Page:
Earlier last week, I was myself visited by two Revenue Officers at my office regarding a client – completely unannounced, drop-in. I spoke to them briefly, and strongly suggested that next time they should make an appointment with me, and I would be more than happy to discuss these matters with them for as long as they needed my attention. That’s my job.

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Frequently, clients come to us believing that the IRS won’t impose Foreign Bank Account Reporting (“FBAR”) penalties on people who don’t actually owe the U.S. any tax. 

Sadly, that’s simply not the case.

For FBAR noncompliance, the penalty may be up to $10,000 if the failure to file is non-willful, and up to the greater of $100,000 or 50% of the total account balances if willful (i.e., intentional).  Some tax practitioners used to believe that the higher willful penalty would be capped at $100,000 – at least until this summer, when the Court of Federal Claims held in Norman v. United States that the taxpayer was liable for the 50% penalty imposed by 31 U.S.C. sec. 5314, significantly more than the regulatory “limit” of $100,000.   A huge bite!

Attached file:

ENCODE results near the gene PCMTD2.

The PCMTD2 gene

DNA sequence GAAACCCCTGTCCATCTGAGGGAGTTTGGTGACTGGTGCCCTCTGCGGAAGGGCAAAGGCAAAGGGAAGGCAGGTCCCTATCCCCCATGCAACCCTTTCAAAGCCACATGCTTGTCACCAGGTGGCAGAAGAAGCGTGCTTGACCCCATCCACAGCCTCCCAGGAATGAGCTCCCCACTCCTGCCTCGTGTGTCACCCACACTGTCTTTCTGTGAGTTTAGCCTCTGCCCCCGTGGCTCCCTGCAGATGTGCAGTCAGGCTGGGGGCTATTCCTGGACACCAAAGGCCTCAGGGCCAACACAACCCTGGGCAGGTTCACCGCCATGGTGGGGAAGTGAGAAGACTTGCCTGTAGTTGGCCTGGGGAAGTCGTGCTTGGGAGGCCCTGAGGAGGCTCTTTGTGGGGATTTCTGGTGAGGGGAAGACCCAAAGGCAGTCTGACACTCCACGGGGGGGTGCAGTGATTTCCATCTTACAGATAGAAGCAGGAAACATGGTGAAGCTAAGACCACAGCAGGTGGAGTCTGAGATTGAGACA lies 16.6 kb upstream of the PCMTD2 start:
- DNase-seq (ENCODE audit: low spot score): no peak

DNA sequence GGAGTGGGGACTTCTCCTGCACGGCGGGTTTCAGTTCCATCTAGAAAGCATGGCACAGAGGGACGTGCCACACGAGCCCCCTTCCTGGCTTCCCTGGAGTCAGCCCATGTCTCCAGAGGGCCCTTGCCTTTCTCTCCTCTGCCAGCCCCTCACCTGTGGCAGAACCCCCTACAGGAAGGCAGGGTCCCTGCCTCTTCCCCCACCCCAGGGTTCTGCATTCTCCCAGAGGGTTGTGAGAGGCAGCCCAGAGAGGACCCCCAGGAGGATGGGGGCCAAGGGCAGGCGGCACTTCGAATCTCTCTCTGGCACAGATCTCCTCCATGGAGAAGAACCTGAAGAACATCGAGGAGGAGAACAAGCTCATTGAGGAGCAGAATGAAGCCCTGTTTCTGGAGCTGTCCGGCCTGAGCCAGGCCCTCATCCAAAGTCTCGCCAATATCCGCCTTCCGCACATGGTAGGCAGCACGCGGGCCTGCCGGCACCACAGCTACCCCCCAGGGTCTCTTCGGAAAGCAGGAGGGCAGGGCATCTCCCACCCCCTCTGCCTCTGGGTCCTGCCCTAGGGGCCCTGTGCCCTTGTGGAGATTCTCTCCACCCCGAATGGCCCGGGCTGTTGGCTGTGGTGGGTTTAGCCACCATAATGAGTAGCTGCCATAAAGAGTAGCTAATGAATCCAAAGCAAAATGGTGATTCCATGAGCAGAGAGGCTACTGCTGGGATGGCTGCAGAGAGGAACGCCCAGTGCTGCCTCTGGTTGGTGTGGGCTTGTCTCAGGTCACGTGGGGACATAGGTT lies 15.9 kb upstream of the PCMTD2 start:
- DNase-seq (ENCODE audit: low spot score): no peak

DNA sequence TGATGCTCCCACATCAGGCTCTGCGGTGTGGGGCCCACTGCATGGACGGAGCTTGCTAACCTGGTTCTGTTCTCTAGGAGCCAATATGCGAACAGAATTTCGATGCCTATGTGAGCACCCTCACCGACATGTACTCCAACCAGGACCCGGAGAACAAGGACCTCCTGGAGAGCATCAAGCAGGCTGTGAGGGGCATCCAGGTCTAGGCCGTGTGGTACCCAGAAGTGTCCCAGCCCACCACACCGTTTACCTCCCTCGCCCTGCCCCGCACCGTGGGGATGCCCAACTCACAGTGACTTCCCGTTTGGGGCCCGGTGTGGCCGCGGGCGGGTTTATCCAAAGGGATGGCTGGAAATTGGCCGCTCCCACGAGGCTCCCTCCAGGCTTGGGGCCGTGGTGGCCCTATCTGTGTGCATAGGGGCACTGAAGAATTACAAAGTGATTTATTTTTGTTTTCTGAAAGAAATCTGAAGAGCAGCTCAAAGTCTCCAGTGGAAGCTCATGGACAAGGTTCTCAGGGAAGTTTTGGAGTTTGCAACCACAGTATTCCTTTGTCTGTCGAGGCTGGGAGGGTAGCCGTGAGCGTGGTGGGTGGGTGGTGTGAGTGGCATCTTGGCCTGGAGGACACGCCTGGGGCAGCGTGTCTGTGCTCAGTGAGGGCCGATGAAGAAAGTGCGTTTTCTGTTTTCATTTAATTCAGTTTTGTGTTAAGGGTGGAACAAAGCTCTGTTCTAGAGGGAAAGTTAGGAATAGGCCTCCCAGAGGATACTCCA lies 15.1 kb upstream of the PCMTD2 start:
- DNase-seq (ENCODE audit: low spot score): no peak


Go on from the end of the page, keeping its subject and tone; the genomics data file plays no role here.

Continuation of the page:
Some legislative history on the penalty amount here:  Treasury Regulation 31 C.F.R section 1010.820 was written under the previous version of the Bank Secrecy Act, and capped the penalty at $100,000.  In 2004, Congress amended the law to increase the penalty.  Based on the reasoning set forth in Colliot v. United States (Texas District Court 2018), and Wadhan v. United States (Colorado District Court 2018), the court held that the new 2004 law did not supersede the regulation promulgated under the prior statute.  Good news for noncompliant taxpayers, but it didn’t last long.  In Norman, the Court of Federal Claims instead confirmed that Congress did indeed supersede the regulation and accordingly would not cap the penalty amount at $100,000.  Most likely, the IRS will update the regulation to avoid the issue being tried again. 

For those of you who have or had foreign bank accounts and are not in compliance with the FBAR requirements - even if you do not believe you were willful in your non-reporting - we encourage you to contact us and discuss your options, including the IRS Offshore Voluntary Disclosure Program.  Notably, the IRS continues to offer an attractive Streamlined Program for non-willful taxpayers that can bring you into compliance quickly, and also significantly limit the penalties exposure.

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Making plans to travel internationally for the winter break? Needing to attend a business conference in Venice? Got tickets to the Radiohead concert in Toronto?